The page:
SOPA: Unchartered waters

Owen Bennett comments on the controversy surrounding the proposed US anti-piracy law which has online websites reeling and has reignited the debate regarding online sharing.

Since the commercialization of the World Wide Web in the mid 1990s, online piracy has emerged as the most contentious and divisive predicament facing the internet. The burning issue first manifested itself openly in the summer of 2001, when in a high profile case, the peer-to-peer sharing site Napster was forced to close following legal action taking by several US record labels.

The issue has once again made headlines across the world in recent weeks, with the controversial Stop Online Piracy Act (SOPA) currently under consideration in the US Congress. The Act, should it be passed, would constitute a huge victory for those seeking to curb online piracy as it would allow lawmakers to force internet service providers to boycott websites which support piracy.

A number of influential online entities have publicly criticized the bill, as many see it as thinly veiled online censorship. Indeed, last week Wikipedia, the world’s largest online encyclopedia, temporarily shut down its English-speaking version in protest at the proposed law. Moreover Google, a highly profitable international company, launched an online petition against the bill, as it would be forced to exclude search returns relating to websites accused of supporting piracy.

SOPA raises deep issues, regarding the nature of freedom and property rights in the age of the internet. Indeed, no one can argue against the reality that the internet’s greatest strength and weakness lies in the sense of freedom it promotes. The lack of censorship and accountability on the web encourages and harnesses thought and the exchange of ideas. While some may of course abuse the freedom the internet offers, there can be no doubt that such regrettable actions must be endured as a necessary cost of the online freedom we deem so essential. In that context, SOPA can be seen as a dangerous attempt at censoring the web.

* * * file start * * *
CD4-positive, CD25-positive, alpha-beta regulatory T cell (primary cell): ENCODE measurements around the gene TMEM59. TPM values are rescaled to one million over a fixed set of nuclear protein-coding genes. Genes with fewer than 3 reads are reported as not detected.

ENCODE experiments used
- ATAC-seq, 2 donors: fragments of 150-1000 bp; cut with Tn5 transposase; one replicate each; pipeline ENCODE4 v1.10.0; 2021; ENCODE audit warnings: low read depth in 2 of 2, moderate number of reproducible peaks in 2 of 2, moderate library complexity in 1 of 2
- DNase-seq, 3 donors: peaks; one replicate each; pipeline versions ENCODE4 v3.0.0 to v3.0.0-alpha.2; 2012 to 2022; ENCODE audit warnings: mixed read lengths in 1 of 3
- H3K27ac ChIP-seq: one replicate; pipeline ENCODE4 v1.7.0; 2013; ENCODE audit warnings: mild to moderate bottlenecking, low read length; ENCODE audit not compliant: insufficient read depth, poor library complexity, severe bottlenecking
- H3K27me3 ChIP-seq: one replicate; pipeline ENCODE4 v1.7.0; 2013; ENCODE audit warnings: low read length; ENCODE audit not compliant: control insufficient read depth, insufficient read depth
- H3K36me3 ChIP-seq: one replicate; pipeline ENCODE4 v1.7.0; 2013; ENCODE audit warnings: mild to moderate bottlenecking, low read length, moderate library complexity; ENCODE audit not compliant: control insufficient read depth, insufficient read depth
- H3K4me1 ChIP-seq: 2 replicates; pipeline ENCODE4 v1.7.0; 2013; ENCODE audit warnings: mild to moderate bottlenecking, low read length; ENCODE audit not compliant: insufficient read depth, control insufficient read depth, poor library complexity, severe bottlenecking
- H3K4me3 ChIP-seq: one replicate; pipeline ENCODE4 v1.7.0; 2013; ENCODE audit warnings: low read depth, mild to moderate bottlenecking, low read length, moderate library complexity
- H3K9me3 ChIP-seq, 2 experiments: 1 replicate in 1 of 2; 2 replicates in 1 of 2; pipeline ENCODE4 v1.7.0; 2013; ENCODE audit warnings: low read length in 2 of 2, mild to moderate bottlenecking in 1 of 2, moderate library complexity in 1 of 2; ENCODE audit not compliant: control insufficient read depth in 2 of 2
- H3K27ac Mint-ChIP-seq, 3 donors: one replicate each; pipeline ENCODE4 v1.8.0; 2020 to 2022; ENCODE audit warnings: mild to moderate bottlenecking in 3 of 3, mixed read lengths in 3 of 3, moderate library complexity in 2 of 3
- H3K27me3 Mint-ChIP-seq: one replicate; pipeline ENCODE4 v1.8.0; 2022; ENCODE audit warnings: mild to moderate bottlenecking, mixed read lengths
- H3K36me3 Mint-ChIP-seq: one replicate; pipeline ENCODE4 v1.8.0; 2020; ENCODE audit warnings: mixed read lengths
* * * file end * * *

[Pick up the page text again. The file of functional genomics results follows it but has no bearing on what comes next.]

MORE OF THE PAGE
Allowing government lawmakers unprecedented regulatory powers concerning the internet has rightly been met with huge opposition, with industry giants recognizing the threat such measures pose to their existence and development. Web entities such as Facebook and Youtube, staples of the online world, would face huge difficulties from the passage of SOPA, as much of their success can be attributed to user-supplied content such as uploaded music and video links.

However, the online piracy issue is far more problematic than one might firstly imagine. Simply put, society depends on the existence of property rights ensuring individuals and firms can safeguard what is rightly theirs and need not fear misappropriation from others. Should individuals and firms lose faith in power of the state to enforce property rights, crisis would inevitably ensue and incentives to produce and innovate would virtually disappear.

It is with regret therefore that the founders of the internet were somewhat lax when it came to respecting property rights in the online sphere. The internet has particularly disrespected the notion of intellectual private property, with many in the creative arts seeing the fruits of their labour distributed openly without limits or compensation.
Indeed, peer-to-peer sharing, while appearing harmless, is hugely corrosive. It is stealing, albeit in a more sophisticated and less personal manner. Rampant piracy destroys the incentives to create and threatens the livelihoods of those who work in areas susceptible to piracy, such as the music industry.

As such, something must be done to curb the spread of piracy and restore credibility in intellectual property rights. However, it appears difficult to see how measures aimed at tackling piracy can be reconciled with the sacrosanct notion of freedom upon which the internet flourishes. What is certain however is that SOPA, in its current form at least, offers no real solution to the issue.

Given that the bill is likely to be scrapped in the face of huge public and industrial pressure, the issue of online piracy is unlikely to be resolved in the short term.